South Devon has such a varied and impressive landscape, with an abundance of rugged coastline, magical forests, wide open countryside and so much more, meaning there are some truly wonderful walks to be enjoyed in the region. Below we’re going to take a look at some of the best and help you to discover and of course rediscover what makes this area so special. Whether you’re just looking to take your dog out for a short stroll, take on a thrilling hike or simply wander with little ones, we’ve got plenty of walks that won’t leave you disappointed. Read on to rediscover South Devon’s best walks.

Snapes Point

To head to Snapes Point, near Salcombe you can park at Snapes Point National Trust Car Park and follow the track to the headland. This charming walk offers peeks of the Salcombe/Kingsbridge Estuary as well as Salcombe itself through the trees as you wander along. As you approach the viewpoint the views really open up and you can appreciate just how magical this area is. At Snapes Point you can enjoy panoramic views of the estuary, Batson Creek and Southpool Creek and even out to sea.

The Daymark

The Daymark is located on headland on the Kingswear side of the River Dart. It’s an 80 foot octagonal structure that was built in 1864 to guide ships to the mouth of the Dart and Dartmouth Harbour. There are a few options of walks in the area which can include The Daymark, including short or more rigorous. You can start at Brownstone National Trust Car Park and walk to it from there or for those looking for more of a hike, starting in Kingswear is a great option. If you do choose to extend you walk by including some of the South West Coast Path, please be aware that there is some extremely rugged terrain and steep areas so it won’t be suitable for everyone.

Branscombe & Beer Head

One of our favourite walking areas in East Devon is between Beer and Branscombe and is simply breathtaking regardless of which of the two places you start at. This walk lies on the UNESCO World Heritage Site of the Jurassic Coast and takes you along the top of a cliff known as Beer Head. If you’re starting at Beer you can begin from the village centre or Beer Head Car Park. Once you’ve reached the car park, follow the track which takes you up to the top of the cliffs and you’ll eventually see Branscombe in view. Please note that this walk has steep sections so is not suitable for those with mobility issues.

Haldon Forest

Haldon Forest situated near Exeter has an amazing selection of walks to explore. Whether you’ve got little ones with you or you’re looking for somewhere different to take the pooch, this forest will have a walk perfect for you. Altitudinous trees line trails and there’s quite a few clearings too where you can to soak up incredible views of the surrounding countryside.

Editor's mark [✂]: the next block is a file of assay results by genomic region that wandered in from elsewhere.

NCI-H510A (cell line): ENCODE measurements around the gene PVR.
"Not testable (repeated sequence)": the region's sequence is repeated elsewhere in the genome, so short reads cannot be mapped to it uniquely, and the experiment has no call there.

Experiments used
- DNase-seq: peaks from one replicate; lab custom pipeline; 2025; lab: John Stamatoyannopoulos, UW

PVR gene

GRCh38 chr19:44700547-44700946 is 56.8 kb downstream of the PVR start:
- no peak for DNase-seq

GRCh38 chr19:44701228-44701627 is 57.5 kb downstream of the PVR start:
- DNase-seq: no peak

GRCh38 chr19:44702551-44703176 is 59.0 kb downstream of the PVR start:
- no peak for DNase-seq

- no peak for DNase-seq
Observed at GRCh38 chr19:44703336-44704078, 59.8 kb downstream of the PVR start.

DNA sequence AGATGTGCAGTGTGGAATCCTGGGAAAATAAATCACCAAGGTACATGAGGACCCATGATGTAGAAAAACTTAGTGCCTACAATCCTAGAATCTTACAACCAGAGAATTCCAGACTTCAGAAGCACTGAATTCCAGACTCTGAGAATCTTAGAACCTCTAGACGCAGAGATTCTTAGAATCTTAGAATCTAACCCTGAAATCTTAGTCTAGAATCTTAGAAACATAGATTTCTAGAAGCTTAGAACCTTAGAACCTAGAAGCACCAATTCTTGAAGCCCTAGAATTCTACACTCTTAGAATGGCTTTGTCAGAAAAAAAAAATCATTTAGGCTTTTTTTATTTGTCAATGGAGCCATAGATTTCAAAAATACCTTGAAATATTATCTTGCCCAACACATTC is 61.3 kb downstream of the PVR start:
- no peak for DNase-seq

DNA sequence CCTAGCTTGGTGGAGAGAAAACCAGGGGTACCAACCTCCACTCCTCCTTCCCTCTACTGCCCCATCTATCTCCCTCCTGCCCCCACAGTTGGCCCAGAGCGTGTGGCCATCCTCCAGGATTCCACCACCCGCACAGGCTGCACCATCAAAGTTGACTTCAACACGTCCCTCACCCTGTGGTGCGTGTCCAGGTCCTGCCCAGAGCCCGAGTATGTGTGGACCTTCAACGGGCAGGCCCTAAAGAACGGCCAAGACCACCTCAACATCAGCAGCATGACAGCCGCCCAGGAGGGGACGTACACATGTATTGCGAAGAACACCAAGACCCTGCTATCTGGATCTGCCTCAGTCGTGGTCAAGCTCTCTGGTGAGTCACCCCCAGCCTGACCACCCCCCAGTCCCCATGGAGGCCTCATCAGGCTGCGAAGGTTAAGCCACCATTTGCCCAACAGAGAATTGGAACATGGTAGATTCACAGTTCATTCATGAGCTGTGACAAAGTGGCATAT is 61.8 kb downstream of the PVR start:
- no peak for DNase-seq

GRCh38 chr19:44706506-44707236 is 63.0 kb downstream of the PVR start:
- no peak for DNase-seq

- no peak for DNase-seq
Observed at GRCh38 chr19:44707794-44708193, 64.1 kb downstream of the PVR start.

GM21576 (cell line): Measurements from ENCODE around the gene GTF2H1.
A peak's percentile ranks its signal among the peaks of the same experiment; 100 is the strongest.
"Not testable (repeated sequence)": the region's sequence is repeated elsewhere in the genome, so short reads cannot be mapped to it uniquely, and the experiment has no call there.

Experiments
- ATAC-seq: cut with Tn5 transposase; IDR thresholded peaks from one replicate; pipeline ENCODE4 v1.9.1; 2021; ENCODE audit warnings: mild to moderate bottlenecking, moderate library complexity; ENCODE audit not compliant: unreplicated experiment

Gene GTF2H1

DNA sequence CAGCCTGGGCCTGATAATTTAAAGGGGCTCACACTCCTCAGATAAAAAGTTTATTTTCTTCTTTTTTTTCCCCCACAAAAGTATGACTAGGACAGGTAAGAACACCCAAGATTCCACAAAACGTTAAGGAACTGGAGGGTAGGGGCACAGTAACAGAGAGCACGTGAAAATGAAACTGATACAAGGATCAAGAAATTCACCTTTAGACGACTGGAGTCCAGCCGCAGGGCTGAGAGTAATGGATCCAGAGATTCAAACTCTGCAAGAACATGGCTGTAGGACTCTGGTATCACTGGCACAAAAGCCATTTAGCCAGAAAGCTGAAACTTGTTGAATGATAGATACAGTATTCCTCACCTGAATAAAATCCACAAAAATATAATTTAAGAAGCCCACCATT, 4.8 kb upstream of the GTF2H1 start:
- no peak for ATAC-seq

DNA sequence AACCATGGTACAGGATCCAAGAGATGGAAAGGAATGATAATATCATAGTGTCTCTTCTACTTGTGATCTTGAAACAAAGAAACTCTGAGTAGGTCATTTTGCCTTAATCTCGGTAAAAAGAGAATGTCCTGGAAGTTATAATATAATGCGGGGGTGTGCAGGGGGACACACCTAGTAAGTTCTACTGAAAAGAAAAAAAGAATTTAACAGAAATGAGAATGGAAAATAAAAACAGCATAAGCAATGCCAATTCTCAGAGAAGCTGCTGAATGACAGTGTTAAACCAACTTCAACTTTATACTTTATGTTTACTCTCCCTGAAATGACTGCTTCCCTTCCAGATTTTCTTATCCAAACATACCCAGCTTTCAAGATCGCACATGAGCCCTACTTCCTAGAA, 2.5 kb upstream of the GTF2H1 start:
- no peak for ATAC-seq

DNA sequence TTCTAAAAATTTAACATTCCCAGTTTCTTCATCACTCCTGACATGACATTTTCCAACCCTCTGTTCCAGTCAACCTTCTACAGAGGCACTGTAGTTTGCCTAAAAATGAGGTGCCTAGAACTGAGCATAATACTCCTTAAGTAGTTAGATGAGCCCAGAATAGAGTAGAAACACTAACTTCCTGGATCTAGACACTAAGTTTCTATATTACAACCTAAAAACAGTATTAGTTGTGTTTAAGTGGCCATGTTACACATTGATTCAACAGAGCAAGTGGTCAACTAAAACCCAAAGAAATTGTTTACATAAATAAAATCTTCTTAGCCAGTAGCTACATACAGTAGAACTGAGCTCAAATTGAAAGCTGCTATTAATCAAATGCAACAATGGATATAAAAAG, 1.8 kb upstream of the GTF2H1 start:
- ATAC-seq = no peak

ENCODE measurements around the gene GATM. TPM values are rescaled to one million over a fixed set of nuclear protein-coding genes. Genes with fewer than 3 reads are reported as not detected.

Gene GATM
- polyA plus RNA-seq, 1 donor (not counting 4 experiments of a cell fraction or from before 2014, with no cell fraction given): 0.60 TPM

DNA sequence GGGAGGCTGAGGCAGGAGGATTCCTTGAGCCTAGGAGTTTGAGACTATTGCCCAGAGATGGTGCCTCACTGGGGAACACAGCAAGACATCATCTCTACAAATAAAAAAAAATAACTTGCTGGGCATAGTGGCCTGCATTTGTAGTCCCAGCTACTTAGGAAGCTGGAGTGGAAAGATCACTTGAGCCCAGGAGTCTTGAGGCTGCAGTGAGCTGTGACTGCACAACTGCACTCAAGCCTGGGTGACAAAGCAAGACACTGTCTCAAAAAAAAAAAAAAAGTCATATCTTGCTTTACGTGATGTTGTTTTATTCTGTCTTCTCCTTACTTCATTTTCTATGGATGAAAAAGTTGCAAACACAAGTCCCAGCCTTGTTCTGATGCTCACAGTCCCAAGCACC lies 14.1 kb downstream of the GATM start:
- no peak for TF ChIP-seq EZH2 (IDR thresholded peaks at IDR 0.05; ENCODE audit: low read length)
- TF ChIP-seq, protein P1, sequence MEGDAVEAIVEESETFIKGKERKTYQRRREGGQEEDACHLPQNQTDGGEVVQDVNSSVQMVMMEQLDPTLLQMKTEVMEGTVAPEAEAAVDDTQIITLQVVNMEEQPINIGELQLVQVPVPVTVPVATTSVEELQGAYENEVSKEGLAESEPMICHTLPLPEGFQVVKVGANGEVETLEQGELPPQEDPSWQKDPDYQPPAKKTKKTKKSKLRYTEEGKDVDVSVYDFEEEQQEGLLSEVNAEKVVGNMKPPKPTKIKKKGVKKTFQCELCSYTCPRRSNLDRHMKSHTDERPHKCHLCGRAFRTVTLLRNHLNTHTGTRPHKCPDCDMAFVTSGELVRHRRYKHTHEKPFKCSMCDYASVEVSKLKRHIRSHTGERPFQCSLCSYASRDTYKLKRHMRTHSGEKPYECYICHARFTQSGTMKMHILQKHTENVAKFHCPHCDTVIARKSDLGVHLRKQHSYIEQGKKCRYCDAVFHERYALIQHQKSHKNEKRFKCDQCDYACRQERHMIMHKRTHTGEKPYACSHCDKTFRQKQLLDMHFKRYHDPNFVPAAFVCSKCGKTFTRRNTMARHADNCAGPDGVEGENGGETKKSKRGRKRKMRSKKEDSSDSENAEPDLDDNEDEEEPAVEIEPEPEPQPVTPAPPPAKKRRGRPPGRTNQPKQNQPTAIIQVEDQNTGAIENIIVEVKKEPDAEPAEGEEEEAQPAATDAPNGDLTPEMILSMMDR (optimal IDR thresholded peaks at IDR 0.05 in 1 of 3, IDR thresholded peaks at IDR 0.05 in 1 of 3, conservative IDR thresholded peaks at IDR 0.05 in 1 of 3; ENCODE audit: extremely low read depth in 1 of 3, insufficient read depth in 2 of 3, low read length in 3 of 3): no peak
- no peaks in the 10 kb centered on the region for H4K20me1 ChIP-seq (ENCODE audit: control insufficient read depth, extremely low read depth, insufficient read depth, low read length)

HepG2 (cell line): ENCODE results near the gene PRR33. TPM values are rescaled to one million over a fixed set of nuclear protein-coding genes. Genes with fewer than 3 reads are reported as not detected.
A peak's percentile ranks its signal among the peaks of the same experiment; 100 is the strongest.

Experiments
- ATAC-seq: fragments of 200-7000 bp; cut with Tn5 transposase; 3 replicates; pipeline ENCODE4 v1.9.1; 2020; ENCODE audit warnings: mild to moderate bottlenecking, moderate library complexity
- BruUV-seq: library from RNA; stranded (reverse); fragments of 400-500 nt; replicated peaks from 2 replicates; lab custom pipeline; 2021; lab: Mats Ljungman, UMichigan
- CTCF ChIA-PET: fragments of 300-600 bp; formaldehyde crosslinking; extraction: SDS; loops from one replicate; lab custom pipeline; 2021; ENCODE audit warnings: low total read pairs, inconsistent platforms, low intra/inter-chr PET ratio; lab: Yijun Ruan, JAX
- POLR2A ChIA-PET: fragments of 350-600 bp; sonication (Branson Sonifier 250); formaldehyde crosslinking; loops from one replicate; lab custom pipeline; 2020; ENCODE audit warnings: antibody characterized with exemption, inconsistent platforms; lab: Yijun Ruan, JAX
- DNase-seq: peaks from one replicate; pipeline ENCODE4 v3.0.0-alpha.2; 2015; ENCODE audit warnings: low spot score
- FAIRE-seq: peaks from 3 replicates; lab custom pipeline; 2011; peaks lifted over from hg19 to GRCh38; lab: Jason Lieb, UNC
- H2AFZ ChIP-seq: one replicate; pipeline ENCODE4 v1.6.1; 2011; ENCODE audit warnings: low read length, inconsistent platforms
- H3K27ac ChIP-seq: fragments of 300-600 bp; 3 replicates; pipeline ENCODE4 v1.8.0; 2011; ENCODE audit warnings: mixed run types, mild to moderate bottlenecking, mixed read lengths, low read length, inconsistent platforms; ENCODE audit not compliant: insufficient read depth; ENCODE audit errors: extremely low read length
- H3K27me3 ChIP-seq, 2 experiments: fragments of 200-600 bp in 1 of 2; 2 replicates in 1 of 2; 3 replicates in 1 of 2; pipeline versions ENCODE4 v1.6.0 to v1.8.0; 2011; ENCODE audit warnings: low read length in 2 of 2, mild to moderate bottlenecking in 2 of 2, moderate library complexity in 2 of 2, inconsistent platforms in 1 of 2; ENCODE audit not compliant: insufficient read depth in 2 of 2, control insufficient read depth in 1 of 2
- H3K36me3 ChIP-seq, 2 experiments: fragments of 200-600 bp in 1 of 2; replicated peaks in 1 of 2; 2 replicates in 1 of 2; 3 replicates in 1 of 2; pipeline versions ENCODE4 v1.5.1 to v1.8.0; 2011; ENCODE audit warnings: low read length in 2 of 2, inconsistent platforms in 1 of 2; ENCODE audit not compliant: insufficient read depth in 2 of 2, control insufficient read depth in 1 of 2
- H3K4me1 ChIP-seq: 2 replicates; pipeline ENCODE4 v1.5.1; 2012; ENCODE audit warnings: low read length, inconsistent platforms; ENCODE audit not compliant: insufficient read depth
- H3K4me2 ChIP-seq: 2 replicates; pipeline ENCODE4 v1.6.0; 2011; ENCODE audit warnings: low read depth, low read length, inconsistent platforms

Foggintor Quarry

Foggintor Quarry on Dartmoor National Park is one of the three main granite quarries on Dartmoor which provided stone for many famous landmarks. For many years the quarry has remained untouched and the landscape claimed once again by the moorland. Today it’s a deep lake with a handful of ruins surrounding it. You can reach the quarry from a couple of nearby car parks, for a shorter route there is a small parking area near to Yellowmeade Farm or you could park at Four Winds Car Park for a slightly longer walk.

Start Point

Start Point runs almost a mile into the sea and is the most southerly point in Devon. The views back across Start Bay and beyond from the walk along this peninsula are absolutely stunning and there’s a charming lighthouse perched on the end too. It’s a short, easy walk from Start Point Car Park down to Start Point and the Lighthouse along the South West Coast Path.

Totnes to Sharpham

This walk begins in the quirky town of Totnes and takes you along part of the Dart Valley Trail. It’s a moderate walk with beautiful views of the River Dart and surrounding South Devon countryside. Some of the best views can be seen as you amble across the fields looking down over the meandering river. And as if that wasn’t enough, at Sharpham there’s a very popular vineyard, Sharpham Vineyard & Cheese Dairy offering more vineyard walks but most importantly, cheese and wine!


Hembury is an Iron Age Hill Fort found within the Blackdown Hills Area of Outstanding Natural Beauty. Access to the fort can be reached via a public footpath off the A373. The hill fort is home to impressive ramparts and surrounded by enchanting beech trees. Hembury Fort sits on a ridge and although a bit of a climb, it’s definitely worth it to see the vast views of the Blackdown Hills AONB.

Prawle Point

There are some incredible coastal walks to be discovered around Prawle Point with one in particular that is our favourite. It’s a circular walk that begins at Prawle Point Car Park and takes you along the coast to the look out station. From there you can follow the South West Coast Path all the way around to Maceley Cove and enjoy staggering views of the sandy inlets below. Cut back inland from here to complete the circuit or continue on for a longer route. This is quite a narrow and sometimes tricky walk though so it’s not suitable for those with limited mobility.

Ladram Bay

This walk is around four and a half miles and starts in the East Devon resort of Budleigh Salterton. From here you can take the South West Coast Path to Ladram Bay where you can take in the red Triassic era sandstone cliffs along this part of the Jurassic Coast. You’ll also be able to admire the impressive sea stacks at Ladram Bay which are often the centrepiece for local coastal photographers.

If you’re looking for more inspiration of things you can get up to in South Devon, head to the main page of our blog here. And don’t forget to sign up to our e-newsletter here where we’ll keep you posted with the latest news from the region, our newest blog posts, competitions and plenty more!




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